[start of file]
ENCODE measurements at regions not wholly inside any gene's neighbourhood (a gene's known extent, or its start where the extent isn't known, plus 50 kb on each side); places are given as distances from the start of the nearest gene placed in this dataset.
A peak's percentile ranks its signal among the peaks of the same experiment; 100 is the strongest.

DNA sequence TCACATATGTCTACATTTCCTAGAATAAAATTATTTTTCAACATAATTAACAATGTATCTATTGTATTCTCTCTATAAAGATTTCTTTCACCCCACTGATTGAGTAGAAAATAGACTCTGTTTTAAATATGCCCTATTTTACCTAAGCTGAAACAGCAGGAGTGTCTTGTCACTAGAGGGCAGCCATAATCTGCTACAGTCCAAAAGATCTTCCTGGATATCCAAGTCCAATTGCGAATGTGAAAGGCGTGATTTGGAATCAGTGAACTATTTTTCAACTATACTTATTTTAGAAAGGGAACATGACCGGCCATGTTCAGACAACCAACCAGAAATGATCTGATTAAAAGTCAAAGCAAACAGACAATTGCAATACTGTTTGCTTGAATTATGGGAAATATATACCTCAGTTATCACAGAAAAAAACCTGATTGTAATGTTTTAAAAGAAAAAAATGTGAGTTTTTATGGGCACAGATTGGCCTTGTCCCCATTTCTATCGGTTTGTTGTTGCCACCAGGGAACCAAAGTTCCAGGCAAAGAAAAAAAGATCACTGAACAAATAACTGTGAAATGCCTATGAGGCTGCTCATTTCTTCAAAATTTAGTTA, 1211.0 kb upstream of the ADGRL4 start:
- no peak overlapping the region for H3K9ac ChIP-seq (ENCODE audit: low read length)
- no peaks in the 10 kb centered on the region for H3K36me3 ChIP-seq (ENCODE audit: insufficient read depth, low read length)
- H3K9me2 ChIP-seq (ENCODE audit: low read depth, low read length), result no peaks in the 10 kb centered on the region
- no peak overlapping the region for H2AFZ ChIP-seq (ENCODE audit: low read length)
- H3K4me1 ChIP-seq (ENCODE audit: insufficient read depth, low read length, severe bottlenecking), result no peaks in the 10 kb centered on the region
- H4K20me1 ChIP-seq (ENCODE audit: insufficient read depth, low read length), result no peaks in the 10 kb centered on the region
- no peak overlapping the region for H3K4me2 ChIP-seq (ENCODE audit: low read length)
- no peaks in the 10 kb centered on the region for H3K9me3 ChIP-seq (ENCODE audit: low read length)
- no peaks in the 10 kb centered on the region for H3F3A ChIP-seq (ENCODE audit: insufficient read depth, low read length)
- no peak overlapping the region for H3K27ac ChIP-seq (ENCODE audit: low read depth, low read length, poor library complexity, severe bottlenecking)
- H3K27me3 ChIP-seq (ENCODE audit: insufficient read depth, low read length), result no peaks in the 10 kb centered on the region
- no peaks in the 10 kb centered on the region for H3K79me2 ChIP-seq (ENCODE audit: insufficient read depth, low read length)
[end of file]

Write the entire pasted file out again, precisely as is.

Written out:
ENCODE measurements at regions not wholly inside any gene's neighbourhood (a gene's known extent, or its start where the extent isn't known, plus 50 kb on each side); places are given as distances from the start of the nearest gene placed in this dataset.
A peak's percentile ranks its signal among the peaks of the same experiment; 100 is the strongest.

DNA sequence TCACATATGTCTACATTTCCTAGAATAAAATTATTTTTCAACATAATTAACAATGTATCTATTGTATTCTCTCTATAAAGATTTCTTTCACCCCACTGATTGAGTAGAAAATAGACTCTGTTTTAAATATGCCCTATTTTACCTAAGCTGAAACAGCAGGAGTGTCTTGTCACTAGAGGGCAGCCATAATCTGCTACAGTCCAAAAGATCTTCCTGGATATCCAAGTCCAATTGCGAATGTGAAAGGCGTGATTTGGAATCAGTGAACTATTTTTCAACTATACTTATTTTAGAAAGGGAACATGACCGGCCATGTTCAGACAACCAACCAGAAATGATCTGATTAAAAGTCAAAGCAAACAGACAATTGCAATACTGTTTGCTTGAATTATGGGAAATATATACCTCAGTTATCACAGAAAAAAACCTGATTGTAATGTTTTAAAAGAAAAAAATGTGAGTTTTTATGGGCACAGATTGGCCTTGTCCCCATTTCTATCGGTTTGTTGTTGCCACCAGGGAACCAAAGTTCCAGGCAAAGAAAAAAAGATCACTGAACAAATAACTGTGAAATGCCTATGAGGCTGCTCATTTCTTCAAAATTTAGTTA, 1211.0 kb upstream of the ADGRL4 start:
- no peak overlapping the region for H3K9ac ChIP-seq (ENCODE audit: low read length)
- no peaks in the 10 kb centered on the region for H3K36me3 ChIP-seq (ENCODE audit: insufficient read depth, low read length)
- H3K9me2 ChIP-seq (ENCODE audit: low read depth, low read length), result no peaks in the 10 kb centered on the region
- no peak overlapping the region for H2AFZ ChIP-seq (ENCODE audit: low read length)
- H3K4me1 ChIP-seq (ENCODE audit: insufficient read depth, low read length, severe bottlenecking), result no peaks in the 10 kb centered on the region
- H4K20me1 ChIP-seq (ENCODE audit: insufficient read depth, low read length), result no peaks in the 10 kb centered on the region
- no peak overlapping the region for H3K4me2 ChIP-seq (ENCODE audit: low read length)
- no peaks in the 10 kb centered on the region for H3K9me3 ChIP-seq (ENCODE audit: low read length)
- no peaks in the 10 kb centered on the region for H3F3A ChIP-seq (ENCODE audit: insufficient read depth, low read length)
- no peak overlapping the region for H3K27ac ChIP-seq (ENCODE audit: low read depth, low read length, poor library complexity, severe bottlenecking)
- H3K27me3 ChIP-seq (ENCODE audit: insufficient read depth, low read length), result no peaks in the 10 kb centered on the region
- no peaks in the 10 kb centered on the region for H3K79me2 ChIP-seq (ENCODE audit: insufficient read depth, low read length)